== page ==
Regulation

Regulatory change slowing growth among financial services firms, says SunGard

Regulatory change is second only to market volatility as an executive issue for financial services firms, according to research by SunGard.

With many new regulations taking effect during the course of 2014, in some cases it is even considered the number one strategic risk.
 
Senior executives are now concerned that regulatory change is distracting attention from core business activities and potentially hindering companies’ ability to grow.
 
Adapting to new regulations is also causing financial services firms to rethink their approach to compliance and restructure their organisations accordingly. Many, however, still do not feel ready for the changes taking effect this year.                                                               
 
The pressure of dealing with change has expanded beyond compliance departments into the C-suite. One in two respondents warns that dealing with regulatory change has impacted shareholder returns and the ability to invest for the future.
 
 
Almost half of respondents describe themselves as “highly stressed” by the current pressure of regulatory change, with little prospect of imminent improvement.

 
The broad nature of regulatory change is driving a more cross-functional response within businesses. Best-in-class institutions are breaking through siloes, allowing for a more efficient response to the issue.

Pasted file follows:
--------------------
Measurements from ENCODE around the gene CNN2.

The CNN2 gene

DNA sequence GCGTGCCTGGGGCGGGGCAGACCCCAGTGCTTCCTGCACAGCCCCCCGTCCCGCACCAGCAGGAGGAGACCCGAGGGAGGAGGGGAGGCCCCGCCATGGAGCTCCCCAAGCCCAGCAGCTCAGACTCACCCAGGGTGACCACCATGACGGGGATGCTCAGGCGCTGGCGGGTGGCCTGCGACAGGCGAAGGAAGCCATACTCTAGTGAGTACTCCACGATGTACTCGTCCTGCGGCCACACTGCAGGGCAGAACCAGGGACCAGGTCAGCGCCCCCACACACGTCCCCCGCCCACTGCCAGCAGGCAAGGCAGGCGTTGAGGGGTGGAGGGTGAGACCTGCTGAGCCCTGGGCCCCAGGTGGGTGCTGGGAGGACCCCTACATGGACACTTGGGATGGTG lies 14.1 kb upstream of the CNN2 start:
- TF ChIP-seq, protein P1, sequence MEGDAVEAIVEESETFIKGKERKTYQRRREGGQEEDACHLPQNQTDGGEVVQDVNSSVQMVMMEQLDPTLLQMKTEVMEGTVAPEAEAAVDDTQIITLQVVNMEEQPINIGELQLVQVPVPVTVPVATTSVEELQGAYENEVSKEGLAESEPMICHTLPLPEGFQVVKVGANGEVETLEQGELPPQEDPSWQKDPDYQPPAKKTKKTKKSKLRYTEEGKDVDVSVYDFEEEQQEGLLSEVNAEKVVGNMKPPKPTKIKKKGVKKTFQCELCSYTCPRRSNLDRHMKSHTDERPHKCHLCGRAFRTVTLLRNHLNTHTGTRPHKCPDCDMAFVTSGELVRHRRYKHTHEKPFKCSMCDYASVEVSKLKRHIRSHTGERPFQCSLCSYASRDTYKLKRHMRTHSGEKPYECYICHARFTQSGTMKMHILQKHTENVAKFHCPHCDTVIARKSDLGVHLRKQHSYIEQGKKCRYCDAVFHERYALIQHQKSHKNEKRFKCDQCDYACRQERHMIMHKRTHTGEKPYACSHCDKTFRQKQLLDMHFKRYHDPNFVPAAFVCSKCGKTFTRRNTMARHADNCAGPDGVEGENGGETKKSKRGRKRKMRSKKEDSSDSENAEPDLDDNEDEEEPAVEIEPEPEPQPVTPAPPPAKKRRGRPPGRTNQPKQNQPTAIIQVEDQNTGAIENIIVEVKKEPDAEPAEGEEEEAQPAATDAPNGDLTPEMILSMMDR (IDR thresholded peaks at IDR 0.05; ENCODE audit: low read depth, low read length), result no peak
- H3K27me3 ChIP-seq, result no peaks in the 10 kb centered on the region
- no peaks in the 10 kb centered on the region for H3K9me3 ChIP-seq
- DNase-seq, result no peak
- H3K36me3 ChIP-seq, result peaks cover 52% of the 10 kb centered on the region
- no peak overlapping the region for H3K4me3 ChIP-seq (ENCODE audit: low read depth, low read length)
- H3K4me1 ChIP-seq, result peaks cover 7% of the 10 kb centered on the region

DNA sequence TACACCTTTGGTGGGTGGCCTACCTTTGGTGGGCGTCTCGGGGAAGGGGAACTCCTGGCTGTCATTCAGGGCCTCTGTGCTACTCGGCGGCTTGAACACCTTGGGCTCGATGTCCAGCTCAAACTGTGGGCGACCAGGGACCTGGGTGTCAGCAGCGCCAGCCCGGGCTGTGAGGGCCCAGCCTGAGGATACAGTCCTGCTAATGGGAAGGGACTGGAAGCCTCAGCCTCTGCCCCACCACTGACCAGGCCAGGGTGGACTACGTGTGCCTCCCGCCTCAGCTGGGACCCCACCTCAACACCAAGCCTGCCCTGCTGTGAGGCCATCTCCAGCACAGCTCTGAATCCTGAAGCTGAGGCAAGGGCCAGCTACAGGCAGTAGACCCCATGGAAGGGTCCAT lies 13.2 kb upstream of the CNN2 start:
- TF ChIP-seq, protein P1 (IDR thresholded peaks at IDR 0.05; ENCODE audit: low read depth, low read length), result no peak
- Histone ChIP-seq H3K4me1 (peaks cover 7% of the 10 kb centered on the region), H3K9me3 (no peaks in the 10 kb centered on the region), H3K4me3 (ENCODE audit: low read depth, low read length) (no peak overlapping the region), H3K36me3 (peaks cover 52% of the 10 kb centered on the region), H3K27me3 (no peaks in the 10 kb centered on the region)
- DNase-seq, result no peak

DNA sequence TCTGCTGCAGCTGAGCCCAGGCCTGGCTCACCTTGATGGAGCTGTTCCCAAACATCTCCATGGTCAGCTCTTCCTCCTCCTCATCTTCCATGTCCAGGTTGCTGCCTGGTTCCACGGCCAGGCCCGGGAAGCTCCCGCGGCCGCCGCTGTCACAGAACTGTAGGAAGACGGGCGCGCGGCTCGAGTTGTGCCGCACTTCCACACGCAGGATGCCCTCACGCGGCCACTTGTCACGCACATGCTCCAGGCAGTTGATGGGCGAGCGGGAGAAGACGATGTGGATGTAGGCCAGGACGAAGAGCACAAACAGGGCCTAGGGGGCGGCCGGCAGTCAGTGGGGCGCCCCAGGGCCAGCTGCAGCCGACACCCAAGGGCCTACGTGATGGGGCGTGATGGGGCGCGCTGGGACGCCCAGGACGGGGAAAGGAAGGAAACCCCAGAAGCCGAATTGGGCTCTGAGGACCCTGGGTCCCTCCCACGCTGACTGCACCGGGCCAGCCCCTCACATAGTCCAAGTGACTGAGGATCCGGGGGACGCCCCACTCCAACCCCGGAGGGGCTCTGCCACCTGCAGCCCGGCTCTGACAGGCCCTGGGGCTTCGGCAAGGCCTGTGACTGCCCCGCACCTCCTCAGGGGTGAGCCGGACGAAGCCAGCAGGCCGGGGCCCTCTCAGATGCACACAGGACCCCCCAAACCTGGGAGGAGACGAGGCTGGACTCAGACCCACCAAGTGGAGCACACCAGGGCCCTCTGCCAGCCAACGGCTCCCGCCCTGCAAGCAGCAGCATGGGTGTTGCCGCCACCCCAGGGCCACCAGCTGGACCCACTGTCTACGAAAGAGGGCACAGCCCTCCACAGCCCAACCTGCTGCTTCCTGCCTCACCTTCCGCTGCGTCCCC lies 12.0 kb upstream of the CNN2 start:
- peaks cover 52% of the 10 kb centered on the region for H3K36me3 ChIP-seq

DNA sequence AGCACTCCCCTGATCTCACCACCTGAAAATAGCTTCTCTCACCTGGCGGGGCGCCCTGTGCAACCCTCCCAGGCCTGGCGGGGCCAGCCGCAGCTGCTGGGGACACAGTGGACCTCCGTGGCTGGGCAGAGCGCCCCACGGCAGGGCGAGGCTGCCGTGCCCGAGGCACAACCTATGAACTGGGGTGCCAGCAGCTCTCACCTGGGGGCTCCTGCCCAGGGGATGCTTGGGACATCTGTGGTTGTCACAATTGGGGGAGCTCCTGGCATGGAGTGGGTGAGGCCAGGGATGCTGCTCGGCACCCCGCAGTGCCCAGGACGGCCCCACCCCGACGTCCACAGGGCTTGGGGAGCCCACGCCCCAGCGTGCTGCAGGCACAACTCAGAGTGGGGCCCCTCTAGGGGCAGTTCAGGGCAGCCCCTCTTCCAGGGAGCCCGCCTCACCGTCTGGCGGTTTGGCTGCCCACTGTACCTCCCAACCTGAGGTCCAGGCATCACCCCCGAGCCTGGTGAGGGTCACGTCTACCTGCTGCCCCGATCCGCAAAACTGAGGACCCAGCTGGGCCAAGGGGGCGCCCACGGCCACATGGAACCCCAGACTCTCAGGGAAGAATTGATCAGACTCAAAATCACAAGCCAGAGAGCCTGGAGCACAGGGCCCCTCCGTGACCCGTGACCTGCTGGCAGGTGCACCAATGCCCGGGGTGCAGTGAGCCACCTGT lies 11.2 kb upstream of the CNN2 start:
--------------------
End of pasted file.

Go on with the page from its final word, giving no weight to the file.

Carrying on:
Only one in two companies say they are highly ready for the regulatory changes that they must confront throughout 2014 and 2015. 
 
Financial services firms plan to continue investing heavily in technology, people and processes over the next two years to cope with regulatory change.
 
While recognising the benefits of a culture change to compliance, 40 per cent of respondents are finding it challenging to move beyond a checking the box approach.
 
 
Despite concerns that the degree of regulatory change is overblown, most firms responded in the survey that they accept the need for change and are moving along with their responses to new regulations.
 
Jeffrey Wallis, managing partner and president of SunGard Consulting Services, says: “The definition of what regulators are becoming concerned about is broadening to include areas such as operational risk, adding extra strain to the financial services industry. Our survey demonstrates that executives at the highest levels are struggling to marry ensuring regulatory readiness with maintaining a focus on day-to-day operations. In our work with firms on regulatory compliance, we see the most success when a business takes a combined approach to the twin challenges of growth and compliance.”
 
Sang Lee, managing partner, Aite Group, says: “Regulatory reform is putting the financial services industry under intense pressure, and the situation will not change in the near future. This pressure is being felt all the way up to the C-suite and the board. Regulatory uncertainty has forced some companies to put off key investments in new industries and geographies at a time when they are increasing their investment in compliance across departments. Regulations may be putting a strain on the industry, but we are starting to see some companies use them as an opportunity to reorganise themselves along more efficient lines. These businesses will be the future leaders in the industry.”

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